Apparently I’m not all that up to speed on Windows Vista, specifically, its boot process. Then again, my only experience with it is occasionally fixing my girlfriend’s wireless connection to my university’s secure network (I add that NetworkManager for both my Fedora laptops works automagically. Hooray Linux!).
She had been getting fed up with Vista’s incompatibilities and proprietary formats, so I offered to install Kubuntu on it using the Wubi Installer. It installed, rebooted, did the first-boot install/setup of the OS, and rebooted again to Vista’s boot selector so I could finally run Kubuntu. The boot sequence went right along up until it got to showing GDM. Nothing came up, so I figured it was some random first-run bug. Rebooting it greeted me with an error from the Vista bootloader that the file BootBCD was not found and that booting could not continue.
Windows Vista has a slightly different boot system than all previous versions of Windows. Vista is the first edition of the NT Kernel that can boot on an EFI motheboard, so the bootloader had to be rewritten. Instead of boot.ini, the Vista bootloader loads a file called ‘BCD’ which holds the boot configuration data. The BCD is used by both the BIOS and EFI Vista bootloader. I don’t have any experience with EFI yet, so I can’t say much about what makes it so different they had to rewrite this. The main thing though is that this BCD file replaced boot.ini.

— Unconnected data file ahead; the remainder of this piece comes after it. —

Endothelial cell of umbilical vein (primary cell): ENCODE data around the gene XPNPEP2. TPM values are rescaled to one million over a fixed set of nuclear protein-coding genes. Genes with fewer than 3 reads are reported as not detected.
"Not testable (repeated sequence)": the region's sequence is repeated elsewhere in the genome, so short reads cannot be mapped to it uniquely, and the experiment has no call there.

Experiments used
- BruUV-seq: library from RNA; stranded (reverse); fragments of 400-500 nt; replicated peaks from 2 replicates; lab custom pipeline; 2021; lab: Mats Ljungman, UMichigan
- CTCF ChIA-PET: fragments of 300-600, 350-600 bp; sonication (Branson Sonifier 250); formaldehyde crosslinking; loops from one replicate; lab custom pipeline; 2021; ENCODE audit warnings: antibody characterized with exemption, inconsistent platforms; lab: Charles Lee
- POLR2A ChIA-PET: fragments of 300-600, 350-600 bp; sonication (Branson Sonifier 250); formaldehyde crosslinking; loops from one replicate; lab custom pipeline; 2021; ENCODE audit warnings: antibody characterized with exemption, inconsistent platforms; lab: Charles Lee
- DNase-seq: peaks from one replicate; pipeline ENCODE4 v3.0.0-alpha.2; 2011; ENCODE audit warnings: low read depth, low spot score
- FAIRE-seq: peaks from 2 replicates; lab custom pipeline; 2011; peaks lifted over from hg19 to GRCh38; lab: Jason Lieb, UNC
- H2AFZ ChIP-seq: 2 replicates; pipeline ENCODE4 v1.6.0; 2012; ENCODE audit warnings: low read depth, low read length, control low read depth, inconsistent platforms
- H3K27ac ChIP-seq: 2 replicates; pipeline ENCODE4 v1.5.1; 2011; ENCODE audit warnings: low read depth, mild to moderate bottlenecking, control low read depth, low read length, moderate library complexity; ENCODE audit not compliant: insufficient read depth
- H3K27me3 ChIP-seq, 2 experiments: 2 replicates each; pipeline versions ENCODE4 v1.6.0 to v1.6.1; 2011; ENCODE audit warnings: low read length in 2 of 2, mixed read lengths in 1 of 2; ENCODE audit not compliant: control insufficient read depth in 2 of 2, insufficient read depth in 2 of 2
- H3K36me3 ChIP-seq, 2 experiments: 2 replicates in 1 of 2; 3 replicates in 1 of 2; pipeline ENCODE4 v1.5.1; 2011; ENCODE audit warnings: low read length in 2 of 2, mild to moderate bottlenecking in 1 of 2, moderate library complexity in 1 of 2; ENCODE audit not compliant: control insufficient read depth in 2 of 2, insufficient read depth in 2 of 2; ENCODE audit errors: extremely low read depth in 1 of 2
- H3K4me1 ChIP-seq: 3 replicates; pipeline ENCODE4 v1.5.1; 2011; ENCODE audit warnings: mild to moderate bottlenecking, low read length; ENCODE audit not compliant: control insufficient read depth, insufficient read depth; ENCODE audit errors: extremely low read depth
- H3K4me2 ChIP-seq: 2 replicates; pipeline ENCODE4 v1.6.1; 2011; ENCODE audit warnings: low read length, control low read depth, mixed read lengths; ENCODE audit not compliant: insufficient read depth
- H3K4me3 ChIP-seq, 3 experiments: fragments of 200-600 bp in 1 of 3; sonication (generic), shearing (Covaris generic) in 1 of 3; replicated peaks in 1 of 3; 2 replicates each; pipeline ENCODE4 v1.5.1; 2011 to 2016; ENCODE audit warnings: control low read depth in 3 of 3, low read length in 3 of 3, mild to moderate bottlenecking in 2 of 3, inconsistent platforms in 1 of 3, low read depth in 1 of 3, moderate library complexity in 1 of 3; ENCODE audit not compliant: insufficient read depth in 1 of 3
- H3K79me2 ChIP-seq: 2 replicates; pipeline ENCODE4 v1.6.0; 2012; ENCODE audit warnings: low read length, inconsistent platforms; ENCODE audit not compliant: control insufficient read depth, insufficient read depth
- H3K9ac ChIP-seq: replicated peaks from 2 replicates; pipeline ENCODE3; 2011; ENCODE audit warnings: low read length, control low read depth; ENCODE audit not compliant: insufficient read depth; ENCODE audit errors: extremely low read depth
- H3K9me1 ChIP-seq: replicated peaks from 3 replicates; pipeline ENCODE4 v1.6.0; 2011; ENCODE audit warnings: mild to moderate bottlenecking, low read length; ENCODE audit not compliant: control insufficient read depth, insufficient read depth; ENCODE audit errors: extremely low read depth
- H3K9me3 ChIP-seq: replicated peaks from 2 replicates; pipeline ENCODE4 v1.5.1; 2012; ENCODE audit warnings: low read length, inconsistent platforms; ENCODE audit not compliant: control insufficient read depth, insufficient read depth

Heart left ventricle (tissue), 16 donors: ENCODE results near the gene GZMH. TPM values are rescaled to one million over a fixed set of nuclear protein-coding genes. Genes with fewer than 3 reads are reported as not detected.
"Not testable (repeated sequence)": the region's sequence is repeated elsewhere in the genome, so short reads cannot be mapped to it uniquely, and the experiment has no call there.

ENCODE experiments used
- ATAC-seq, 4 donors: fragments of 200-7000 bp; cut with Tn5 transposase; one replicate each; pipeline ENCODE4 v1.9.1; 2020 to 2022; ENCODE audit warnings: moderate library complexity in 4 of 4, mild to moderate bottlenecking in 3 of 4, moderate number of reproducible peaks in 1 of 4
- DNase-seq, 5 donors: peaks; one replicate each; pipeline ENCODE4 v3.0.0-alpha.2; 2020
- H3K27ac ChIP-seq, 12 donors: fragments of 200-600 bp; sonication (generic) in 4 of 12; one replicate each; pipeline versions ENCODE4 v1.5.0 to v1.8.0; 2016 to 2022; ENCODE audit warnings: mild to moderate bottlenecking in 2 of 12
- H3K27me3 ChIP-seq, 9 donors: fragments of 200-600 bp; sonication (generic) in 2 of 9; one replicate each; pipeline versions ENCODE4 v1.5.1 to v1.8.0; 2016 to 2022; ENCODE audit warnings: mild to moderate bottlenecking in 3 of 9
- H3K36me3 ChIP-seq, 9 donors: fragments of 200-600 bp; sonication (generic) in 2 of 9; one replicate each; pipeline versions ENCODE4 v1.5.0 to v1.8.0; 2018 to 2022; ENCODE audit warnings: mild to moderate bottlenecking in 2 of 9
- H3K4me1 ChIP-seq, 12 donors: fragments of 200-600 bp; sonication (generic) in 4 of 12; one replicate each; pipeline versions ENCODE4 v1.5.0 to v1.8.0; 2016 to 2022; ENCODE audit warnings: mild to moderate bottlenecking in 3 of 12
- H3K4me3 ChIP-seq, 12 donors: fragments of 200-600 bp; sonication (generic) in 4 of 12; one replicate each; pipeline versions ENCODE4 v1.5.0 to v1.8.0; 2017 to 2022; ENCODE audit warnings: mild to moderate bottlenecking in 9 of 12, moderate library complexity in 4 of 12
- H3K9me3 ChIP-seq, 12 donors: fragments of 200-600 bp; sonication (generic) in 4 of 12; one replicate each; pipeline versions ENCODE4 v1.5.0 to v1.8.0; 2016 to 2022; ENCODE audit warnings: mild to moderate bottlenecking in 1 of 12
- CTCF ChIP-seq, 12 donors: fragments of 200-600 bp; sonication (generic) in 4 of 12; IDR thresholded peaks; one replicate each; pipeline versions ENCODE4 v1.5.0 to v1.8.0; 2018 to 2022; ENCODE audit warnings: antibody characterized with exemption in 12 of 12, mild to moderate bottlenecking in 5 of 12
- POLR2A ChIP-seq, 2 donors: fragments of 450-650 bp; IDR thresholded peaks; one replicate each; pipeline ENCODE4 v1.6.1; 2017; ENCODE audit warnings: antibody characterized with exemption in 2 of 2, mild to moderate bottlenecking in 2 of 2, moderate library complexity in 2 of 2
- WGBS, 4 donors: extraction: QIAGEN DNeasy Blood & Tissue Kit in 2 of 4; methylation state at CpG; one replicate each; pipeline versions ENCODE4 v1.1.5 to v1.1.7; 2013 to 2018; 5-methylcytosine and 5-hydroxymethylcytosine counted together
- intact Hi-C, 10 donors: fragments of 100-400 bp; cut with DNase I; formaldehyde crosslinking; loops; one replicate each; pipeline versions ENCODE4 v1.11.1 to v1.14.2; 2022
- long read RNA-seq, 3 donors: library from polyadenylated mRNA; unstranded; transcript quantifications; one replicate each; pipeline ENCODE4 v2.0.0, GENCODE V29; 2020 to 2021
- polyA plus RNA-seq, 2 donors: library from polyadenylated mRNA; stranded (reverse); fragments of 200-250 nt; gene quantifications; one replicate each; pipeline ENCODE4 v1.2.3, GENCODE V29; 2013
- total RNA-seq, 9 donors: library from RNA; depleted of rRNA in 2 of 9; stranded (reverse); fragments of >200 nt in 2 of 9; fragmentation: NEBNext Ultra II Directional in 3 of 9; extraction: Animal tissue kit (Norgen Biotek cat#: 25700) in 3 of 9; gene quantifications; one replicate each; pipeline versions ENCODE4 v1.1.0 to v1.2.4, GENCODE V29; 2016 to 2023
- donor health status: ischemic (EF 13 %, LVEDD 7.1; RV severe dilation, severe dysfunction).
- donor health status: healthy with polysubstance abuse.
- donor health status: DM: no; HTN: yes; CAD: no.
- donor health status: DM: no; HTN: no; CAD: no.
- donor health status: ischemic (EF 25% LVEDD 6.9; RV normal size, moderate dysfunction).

The BCD is stored in the same binary format as the registry, so you can’t really boot into a Linux live CD and fix it. Somehow Kubuntu screwed me over and my girlfriend was pissed. After a bit of searching, I discovered that the only two ways to fix the BCD was to use Vista’s internal tool or a Vista install disk’s recovery tool. The first was out of the question, and since it was an HP laptop, so was the second.
I started searching for pirated copies of the Vista install disk, and found a legal solution from, of all people, Microsoft. NeoSmart has a copy of Microsoft’s official download. The file is an .iso image you burn to a disk, and it contains the entire Vista installer program, without Vista. All thats left after you take out the OS from the installer is the repair and recovery tools. Handy stuff, that.